RALEIGH — When Little Raleigh Radio’s on-air sign glowed red for the first time a few weeks ago, station founders Kelly Reid and Jacob Downey knew they had made it.After years of planning, they had officially launched a community radio station.“People got to listen, which is one of the most exciting moments we’ve had,” said Reid, who, like Downey, was once a disc jockey at N.C. State’s WKNC 88.1 FM.The station’s mission is to offer music and news programs produced by locals for the Raleigh community. Already, listeners can tune in to shows featuring everything from heavy metal and contemporary classical to museum exhibits and beer.For now, the station is streaming online from a studio off St. Marys Street, but Reid and Downey hope to secure a home on the FM dial – 106.5 – as well.
Archive for the ‘Media’ Category
Now that Little Raleigh Radio is on the online air, what can you actually hear? | Music Feature | Indy WeekWednesday, March 5th, 2014
For nearly five years, Kelly Reid and Jacob Downey had dreamed of and planned for what happened at 4 p.m. on Monday, Feb. 17.Tucked away in a small studio off of St. Mary’s Street, the pair finally took Little Raleigh Radio—their brainchild of a station dedicated to local news, music and interests—online.
It all began when I got a friend request from a Facebook user called “Caravan to Carrboro.” Curious to learn what this “caravan” was all about, I visited their page and viewed a number of posts about men, specifically the lack of good men in Carrboro for ladies aged 35 and older. This post on the Caravan to Carrboro website sums it up:
Women of Carrboro: Let’s bring new men to town!!! Are you between the ages of 35-55 or close? Are you single or divorced? Are you interested in men but tired of recycling the same old guys in Carrboro? Would you like to go out with somebody fresh and interesting and interested in you? Well let’s bring them to town. How? With the Caravan to Carrboro. The Caravan will bring men from OUT OF TOWN, close and far, to meet you at a designated Carrboro event in the Spring of 2014. But we need to know how many you are and what you’re looking for so we can bring the right kind of gentlemen to you. Do you think this is a crazy idea? Well it’s not. If you’re interested in joining the Caravan please let us know by clicking on the poll.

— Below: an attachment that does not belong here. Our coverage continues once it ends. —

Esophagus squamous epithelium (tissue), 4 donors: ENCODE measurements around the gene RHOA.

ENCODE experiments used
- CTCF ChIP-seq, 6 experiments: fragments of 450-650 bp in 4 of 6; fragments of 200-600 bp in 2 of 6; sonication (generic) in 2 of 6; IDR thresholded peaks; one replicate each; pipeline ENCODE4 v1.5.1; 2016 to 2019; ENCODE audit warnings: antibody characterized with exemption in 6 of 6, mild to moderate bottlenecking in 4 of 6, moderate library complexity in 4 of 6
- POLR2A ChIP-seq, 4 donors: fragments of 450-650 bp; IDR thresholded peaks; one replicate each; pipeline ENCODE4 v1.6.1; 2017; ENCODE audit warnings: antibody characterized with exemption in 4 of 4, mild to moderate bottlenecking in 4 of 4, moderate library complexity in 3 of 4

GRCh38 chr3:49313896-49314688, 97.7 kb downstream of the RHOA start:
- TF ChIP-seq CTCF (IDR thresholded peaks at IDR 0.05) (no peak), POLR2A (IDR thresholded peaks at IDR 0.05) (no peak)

Now, I wasn’t aware there was a man shortage in Carrboro until today and I am happily married, but they seem like nice ladies so I reached out to see if I could help. I soon got a response, asking if I could spread the word about their plight.
I’m not the kind of guy who can ignore damsels in distress so I contacted Indy Week and they’re going to do a story. That’s what makes me a hero. I just hope this all leads to a correction of this terrible gender imbalance in Carrboro. We’ll see!
I wrote a letter to the editor last week after being amazed at all the buzz that was going around about Google considering the Triangle for Google Fiber. It created huge buzz, even though we’re not a sure bet to get it and whatever fiber Google does lay down won’t be lit for at least a year.
Here’s my short-but-sweet letter:
News that Google Fiber might bring gigabit Internet to the Triangle brought to mind the stir that must have accompanied the arrival of the railroad. Sure, a horse and buggy will get you there, but the future rides on fiber optics.
In today’s Connect section of the News and Observer, reporter John Bordsen asked a panel of technology experts about how to protect oneself from online hackers. I have a few beefs with this article which I’ll describe here.
The first is from Dr. Magdy Attia, dean of the College of STEM at Charlotte’s Johnson C. Smith University: